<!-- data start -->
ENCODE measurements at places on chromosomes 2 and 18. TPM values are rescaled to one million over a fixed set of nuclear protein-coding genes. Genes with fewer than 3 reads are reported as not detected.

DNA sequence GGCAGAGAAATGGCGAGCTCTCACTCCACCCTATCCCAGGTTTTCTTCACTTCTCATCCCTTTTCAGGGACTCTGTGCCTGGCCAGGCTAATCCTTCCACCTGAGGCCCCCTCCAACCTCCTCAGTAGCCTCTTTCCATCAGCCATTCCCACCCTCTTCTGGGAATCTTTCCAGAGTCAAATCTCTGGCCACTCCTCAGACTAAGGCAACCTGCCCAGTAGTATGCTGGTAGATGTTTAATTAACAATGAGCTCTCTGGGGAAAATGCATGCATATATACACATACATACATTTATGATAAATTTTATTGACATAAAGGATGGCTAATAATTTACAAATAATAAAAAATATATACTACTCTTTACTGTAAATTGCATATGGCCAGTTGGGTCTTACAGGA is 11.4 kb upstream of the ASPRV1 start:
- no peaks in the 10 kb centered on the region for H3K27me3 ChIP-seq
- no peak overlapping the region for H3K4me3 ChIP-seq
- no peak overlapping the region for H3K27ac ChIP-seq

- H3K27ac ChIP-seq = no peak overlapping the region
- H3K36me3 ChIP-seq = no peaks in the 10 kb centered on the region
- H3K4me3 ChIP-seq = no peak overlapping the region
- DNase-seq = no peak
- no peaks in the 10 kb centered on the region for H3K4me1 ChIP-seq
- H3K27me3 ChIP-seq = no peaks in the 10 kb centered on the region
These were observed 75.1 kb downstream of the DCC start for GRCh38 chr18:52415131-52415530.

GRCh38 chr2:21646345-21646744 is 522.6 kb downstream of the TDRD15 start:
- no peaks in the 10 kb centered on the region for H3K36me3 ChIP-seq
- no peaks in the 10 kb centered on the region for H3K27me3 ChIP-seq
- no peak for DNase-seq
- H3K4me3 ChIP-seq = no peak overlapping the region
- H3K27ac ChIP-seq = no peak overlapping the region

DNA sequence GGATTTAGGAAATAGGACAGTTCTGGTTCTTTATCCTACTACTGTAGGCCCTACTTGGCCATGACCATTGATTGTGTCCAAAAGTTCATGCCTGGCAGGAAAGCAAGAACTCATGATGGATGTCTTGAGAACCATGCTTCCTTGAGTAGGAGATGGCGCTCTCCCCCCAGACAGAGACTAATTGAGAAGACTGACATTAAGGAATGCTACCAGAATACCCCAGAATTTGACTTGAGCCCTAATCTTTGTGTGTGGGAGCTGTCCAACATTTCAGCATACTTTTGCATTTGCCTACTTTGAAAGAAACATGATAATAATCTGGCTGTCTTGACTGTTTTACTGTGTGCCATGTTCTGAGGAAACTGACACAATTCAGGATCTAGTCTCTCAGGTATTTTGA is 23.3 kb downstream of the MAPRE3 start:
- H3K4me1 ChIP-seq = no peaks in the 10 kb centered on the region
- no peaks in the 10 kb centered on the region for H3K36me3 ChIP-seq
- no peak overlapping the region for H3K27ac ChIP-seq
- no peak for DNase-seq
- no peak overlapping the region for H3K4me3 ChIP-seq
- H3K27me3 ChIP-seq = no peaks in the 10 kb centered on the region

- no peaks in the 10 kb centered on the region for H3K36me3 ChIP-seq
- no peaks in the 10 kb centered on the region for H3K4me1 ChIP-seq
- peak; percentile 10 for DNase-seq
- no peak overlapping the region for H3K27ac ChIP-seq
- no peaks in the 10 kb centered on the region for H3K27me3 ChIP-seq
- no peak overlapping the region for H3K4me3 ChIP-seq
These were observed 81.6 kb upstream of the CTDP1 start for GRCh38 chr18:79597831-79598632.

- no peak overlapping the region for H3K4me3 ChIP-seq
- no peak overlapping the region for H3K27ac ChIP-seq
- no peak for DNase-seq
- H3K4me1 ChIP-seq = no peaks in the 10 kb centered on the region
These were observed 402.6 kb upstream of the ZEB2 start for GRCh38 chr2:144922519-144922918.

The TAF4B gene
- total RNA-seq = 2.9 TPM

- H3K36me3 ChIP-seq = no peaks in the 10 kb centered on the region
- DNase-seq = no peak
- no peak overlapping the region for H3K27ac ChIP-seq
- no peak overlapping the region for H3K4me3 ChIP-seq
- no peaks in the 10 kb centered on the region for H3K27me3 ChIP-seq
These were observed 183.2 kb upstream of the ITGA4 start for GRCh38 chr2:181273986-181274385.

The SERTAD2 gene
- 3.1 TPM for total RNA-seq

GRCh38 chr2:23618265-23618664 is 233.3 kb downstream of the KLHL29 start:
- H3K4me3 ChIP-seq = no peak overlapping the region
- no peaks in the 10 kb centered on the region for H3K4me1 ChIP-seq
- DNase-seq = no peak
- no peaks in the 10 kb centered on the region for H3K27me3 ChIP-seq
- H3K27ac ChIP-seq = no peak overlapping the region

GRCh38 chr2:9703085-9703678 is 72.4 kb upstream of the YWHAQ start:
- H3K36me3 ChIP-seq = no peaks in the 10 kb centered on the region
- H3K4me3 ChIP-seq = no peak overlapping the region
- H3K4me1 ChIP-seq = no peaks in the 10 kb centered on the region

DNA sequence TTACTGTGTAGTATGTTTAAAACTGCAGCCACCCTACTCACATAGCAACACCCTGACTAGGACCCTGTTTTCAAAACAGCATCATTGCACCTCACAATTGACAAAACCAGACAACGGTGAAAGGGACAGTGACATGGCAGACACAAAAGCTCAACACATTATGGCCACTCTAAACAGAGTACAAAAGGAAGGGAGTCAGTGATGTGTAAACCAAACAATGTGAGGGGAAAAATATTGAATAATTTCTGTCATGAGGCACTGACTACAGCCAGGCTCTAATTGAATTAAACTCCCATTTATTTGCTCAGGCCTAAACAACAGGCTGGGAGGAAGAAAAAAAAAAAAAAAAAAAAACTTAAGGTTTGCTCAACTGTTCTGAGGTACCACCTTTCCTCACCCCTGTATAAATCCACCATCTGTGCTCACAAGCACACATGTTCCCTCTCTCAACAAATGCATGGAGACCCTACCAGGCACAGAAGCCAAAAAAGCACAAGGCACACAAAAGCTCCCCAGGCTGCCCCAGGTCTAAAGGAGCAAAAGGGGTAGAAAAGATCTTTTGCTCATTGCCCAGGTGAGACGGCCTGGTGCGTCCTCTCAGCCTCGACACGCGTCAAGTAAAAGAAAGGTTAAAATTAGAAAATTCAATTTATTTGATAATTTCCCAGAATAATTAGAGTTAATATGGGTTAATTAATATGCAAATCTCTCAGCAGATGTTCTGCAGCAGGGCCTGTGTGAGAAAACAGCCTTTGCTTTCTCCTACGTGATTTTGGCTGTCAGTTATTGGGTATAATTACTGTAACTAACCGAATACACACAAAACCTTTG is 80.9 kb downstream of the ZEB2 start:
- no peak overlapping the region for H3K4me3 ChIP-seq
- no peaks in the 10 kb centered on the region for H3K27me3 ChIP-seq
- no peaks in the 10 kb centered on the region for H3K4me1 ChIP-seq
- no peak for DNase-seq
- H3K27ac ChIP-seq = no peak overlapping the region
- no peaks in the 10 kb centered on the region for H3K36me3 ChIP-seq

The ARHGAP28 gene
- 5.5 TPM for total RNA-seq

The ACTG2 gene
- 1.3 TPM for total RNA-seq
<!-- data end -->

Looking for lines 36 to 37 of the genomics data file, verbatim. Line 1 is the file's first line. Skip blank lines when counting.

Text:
- H3K4me1 ChIP-seq = no peaks in the 10 kb centered on the region
These were observed 402.6 kb upstream of the ZEB2 start for GRCh38 chr2:144922519-144922918.